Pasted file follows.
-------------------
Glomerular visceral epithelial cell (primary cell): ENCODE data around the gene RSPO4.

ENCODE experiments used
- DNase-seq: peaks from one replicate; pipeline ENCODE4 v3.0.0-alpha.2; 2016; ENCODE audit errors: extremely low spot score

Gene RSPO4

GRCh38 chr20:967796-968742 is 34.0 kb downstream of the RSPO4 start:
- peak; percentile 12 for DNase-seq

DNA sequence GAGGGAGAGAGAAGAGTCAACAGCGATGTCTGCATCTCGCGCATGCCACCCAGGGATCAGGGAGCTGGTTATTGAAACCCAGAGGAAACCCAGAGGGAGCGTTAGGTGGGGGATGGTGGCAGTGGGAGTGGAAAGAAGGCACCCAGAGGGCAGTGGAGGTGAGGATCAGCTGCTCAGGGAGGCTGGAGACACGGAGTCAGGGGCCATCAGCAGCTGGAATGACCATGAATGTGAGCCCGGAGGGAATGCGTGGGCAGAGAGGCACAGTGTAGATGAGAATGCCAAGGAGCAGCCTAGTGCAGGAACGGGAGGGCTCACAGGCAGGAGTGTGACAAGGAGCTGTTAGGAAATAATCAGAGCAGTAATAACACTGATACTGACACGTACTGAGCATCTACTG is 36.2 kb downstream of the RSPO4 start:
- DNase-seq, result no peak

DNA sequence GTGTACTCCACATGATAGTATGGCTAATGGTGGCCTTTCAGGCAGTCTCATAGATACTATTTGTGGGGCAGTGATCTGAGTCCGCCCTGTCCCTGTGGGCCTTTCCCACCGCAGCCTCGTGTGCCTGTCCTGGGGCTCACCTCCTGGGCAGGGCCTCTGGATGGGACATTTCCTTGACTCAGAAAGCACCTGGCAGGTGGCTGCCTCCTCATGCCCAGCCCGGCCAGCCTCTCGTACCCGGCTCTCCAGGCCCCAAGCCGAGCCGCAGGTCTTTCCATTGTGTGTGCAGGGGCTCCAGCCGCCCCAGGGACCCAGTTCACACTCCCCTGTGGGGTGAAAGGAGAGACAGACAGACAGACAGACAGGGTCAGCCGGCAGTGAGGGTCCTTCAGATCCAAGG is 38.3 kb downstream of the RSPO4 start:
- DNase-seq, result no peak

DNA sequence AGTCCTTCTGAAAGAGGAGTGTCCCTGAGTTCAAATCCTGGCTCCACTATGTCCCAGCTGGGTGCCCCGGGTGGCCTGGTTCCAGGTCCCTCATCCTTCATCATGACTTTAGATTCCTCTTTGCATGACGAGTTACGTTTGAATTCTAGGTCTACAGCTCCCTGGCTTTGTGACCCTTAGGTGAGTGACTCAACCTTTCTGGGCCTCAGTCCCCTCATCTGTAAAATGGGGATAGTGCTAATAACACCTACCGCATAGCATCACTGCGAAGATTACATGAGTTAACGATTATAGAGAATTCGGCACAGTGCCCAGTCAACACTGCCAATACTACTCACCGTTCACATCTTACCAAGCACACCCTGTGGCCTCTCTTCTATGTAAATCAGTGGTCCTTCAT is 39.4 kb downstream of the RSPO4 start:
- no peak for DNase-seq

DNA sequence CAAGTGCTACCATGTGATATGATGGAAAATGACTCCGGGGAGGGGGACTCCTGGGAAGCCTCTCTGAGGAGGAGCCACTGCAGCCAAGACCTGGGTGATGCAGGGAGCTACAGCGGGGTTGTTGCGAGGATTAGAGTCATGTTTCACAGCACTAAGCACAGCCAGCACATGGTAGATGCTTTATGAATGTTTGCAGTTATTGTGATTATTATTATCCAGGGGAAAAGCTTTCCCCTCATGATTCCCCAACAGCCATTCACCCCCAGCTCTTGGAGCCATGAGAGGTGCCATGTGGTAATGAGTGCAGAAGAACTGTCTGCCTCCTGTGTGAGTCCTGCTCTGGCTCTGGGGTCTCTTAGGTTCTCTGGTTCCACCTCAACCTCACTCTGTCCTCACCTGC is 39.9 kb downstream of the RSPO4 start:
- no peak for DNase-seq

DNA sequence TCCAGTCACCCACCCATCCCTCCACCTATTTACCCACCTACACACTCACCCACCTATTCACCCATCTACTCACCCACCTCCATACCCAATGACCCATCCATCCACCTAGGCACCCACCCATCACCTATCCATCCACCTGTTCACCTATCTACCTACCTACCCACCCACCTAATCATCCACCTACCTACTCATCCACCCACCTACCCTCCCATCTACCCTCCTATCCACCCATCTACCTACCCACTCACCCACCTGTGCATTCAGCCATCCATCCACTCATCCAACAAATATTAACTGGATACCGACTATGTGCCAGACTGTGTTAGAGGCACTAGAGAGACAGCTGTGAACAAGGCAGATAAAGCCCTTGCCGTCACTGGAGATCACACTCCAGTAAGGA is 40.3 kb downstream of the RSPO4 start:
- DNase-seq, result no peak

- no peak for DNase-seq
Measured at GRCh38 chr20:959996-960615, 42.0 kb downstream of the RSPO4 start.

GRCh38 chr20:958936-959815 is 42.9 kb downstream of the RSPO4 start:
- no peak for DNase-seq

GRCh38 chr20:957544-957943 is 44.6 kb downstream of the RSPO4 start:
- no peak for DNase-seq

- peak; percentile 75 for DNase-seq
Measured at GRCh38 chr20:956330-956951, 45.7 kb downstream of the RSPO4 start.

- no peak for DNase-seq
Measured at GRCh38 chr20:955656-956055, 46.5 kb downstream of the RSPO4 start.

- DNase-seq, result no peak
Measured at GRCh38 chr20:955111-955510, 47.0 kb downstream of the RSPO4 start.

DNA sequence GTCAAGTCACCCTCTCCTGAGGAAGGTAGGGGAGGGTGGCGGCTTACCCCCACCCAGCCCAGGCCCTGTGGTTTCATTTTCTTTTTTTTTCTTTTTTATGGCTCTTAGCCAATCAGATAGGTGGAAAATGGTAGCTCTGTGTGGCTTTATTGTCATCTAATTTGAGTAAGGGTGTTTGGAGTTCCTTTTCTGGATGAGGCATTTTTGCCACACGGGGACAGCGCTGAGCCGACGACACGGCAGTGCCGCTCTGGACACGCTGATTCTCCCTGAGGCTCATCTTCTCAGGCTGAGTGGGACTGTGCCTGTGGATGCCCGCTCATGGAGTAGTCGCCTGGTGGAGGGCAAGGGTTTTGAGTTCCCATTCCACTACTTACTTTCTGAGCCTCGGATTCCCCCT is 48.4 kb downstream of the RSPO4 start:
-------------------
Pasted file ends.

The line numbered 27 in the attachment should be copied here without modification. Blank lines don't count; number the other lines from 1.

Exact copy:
- DNase-seq, result no peak